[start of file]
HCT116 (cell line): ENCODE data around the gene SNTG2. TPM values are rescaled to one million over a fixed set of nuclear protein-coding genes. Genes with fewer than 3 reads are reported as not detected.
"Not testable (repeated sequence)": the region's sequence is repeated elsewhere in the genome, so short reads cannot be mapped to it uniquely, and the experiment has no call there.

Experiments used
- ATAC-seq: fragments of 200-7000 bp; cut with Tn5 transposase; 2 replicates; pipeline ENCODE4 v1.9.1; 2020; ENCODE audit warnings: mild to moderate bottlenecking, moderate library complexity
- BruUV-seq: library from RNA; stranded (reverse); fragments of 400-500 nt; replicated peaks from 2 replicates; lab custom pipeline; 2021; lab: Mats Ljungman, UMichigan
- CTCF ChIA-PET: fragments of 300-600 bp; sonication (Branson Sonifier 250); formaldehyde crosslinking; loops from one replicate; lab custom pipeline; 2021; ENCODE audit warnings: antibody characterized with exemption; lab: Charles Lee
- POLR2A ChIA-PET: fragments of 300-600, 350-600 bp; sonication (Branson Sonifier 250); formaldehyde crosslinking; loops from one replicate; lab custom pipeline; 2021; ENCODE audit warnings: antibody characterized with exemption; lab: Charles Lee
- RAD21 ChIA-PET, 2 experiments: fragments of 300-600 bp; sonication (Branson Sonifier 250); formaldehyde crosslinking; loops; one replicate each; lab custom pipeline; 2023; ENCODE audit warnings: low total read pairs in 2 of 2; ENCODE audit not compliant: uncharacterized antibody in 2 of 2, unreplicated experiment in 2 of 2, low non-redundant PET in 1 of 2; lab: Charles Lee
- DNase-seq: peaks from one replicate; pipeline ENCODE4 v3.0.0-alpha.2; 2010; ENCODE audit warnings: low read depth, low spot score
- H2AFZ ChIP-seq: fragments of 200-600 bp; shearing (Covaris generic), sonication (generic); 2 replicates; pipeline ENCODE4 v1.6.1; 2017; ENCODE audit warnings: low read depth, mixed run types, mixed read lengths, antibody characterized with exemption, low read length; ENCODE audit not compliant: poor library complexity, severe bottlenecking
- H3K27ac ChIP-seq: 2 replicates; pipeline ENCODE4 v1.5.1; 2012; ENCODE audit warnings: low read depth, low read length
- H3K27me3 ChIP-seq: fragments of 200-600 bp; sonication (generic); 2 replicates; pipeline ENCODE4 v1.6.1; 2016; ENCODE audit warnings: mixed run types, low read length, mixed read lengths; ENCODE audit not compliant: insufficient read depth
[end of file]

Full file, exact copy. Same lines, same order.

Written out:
HCT116 (cell line): ENCODE data around the gene SNTG2. TPM values are rescaled to one million over a fixed set of nuclear protein-coding genes. Genes with fewer than 3 reads are reported as not detected.
"Not testable (repeated sequence)": the region's sequence is repeated elsewhere in the genome, so short reads cannot be mapped to it uniquely, and the experiment has no call there.

Experiments used
- ATAC-seq: fragments of 200-7000 bp; cut with Tn5 transposase; 2 replicates; pipeline ENCODE4 v1.9.1; 2020; ENCODE audit warnings: mild to moderate bottlenecking, moderate library complexity
- BruUV-seq: library from RNA; stranded (reverse); fragments of 400-500 nt; replicated peaks from 2 replicates; lab custom pipeline; 2021; lab: Mats Ljungman, UMichigan
- CTCF ChIA-PET: fragments of 300-600 bp; sonication (Branson Sonifier 250); formaldehyde crosslinking; loops from one replicate; lab custom pipeline; 2021; ENCODE audit warnings: antibody characterized with exemption; lab: Charles Lee
- POLR2A ChIA-PET: fragments of 300-600, 350-600 bp; sonication (Branson Sonifier 250); formaldehyde crosslinking; loops from one replicate; lab custom pipeline; 2021; ENCODE audit warnings: antibody characterized with exemption; lab: Charles Lee
- RAD21 ChIA-PET, 2 experiments: fragments of 300-600 bp; sonication (Branson Sonifier 250); formaldehyde crosslinking; loops; one replicate each; lab custom pipeline; 2023; ENCODE audit warnings: low total read pairs in 2 of 2; ENCODE audit not compliant: uncharacterized antibody in 2 of 2, unreplicated experiment in 2 of 2, low non-redundant PET in 1 of 2; lab: Charles Lee
- DNase-seq: peaks from one replicate; pipeline ENCODE4 v3.0.0-alpha.2; 2010; ENCODE audit warnings: low read depth, low spot score
- H2AFZ ChIP-seq: fragments of 200-600 bp; shearing (Covaris generic), sonication (generic); 2 replicates; pipeline ENCODE4 v1.6.1; 2017; ENCODE audit warnings: low read depth, mixed run types, mixed read lengths, antibody characterized with exemption, low read length; ENCODE audit not compliant: poor library complexity, severe bottlenecking
- H3K27ac ChIP-seq: 2 replicates; pipeline ENCODE4 v1.5.1; 2012; ENCODE audit warnings: low read depth, low read length
- H3K27me3 ChIP-seq: fragments of 200-600 bp; sonication (generic); 2 replicates; pipeline ENCODE4 v1.6.1; 2016; ENCODE audit warnings: mixed run types, low read length, mixed read lengths; ENCODE audit not compliant: insufficient read depth